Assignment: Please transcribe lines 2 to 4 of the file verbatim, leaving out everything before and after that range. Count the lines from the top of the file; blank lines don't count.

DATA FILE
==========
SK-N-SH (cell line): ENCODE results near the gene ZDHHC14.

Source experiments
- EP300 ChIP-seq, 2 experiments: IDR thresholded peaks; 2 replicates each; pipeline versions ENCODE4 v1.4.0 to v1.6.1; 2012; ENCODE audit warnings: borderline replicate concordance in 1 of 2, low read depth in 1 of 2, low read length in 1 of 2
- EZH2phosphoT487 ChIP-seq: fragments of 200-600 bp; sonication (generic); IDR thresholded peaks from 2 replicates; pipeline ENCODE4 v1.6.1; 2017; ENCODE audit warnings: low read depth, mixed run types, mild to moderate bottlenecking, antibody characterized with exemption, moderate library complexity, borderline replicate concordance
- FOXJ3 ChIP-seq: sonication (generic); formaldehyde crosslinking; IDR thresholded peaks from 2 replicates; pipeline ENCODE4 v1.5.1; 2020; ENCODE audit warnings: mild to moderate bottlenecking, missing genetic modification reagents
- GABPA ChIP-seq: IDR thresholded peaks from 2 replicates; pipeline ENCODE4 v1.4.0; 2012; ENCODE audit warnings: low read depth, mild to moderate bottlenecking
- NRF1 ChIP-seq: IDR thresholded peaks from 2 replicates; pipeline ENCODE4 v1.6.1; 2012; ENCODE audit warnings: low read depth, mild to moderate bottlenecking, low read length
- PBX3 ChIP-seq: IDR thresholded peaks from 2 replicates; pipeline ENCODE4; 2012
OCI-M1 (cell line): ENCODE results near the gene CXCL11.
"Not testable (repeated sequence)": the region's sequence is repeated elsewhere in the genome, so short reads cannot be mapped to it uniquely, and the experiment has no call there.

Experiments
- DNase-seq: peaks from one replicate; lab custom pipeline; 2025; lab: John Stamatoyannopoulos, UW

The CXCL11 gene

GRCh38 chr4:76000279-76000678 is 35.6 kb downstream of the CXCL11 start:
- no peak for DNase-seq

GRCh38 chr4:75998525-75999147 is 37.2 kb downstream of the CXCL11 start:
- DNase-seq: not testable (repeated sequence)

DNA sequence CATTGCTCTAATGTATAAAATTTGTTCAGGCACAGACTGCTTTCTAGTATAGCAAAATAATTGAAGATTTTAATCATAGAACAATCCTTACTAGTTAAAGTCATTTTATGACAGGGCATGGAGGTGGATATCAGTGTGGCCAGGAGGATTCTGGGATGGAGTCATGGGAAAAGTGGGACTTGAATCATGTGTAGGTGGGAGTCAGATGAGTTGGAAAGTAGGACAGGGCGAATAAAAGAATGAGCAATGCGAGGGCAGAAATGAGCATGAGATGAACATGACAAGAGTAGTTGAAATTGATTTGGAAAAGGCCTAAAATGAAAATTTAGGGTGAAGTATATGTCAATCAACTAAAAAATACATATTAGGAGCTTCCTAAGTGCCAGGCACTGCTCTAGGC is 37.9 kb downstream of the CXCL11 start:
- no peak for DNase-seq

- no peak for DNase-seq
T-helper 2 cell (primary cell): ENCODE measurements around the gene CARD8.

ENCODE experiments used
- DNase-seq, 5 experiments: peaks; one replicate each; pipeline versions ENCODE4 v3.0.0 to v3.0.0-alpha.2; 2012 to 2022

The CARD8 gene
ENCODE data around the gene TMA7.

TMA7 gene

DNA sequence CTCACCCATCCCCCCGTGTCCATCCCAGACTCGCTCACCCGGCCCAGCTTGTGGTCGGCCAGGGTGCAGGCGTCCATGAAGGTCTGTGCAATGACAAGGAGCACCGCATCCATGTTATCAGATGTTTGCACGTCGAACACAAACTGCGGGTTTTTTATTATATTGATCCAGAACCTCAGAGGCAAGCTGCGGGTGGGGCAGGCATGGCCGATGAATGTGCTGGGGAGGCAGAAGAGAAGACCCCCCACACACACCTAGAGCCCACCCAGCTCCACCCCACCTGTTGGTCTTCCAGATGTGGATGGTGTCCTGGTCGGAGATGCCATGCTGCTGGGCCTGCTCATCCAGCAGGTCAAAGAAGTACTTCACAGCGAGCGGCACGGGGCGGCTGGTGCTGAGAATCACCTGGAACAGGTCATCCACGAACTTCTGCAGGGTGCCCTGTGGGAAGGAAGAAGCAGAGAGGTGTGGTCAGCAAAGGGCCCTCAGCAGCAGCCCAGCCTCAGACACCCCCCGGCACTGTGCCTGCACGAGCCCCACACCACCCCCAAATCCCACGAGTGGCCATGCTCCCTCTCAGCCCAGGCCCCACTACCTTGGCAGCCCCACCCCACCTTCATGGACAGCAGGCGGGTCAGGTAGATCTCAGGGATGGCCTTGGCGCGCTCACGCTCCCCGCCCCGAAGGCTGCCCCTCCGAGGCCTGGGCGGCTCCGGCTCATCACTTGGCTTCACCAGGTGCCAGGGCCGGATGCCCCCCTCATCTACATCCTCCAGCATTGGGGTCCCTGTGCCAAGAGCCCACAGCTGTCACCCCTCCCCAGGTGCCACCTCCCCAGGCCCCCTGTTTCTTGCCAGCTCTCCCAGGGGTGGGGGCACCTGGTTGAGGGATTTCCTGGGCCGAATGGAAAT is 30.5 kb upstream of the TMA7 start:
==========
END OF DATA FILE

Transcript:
Source experiments
- EP300 ChIP-seq, 2 experiments: IDR thresholded peaks; 2 replicates each; pipeline versions ENCODE4 v1.4.0 to v1.6.1; 2012; ENCODE audit warnings: borderline replicate concordance in 1 of 2, low read depth in 1 of 2, low read length in 1 of 2
- EZH2phosphoT487 ChIP-seq: fragments of 200-600 bp; sonication (generic); IDR thresholded peaks from 2 replicates; pipeline ENCODE4 v1.6.1; 2017; ENCODE audit warnings: low read depth, mixed run types, mild to moderate bottlenecking, antibody characterized with exemption, moderate library complexity, borderline replicate concordance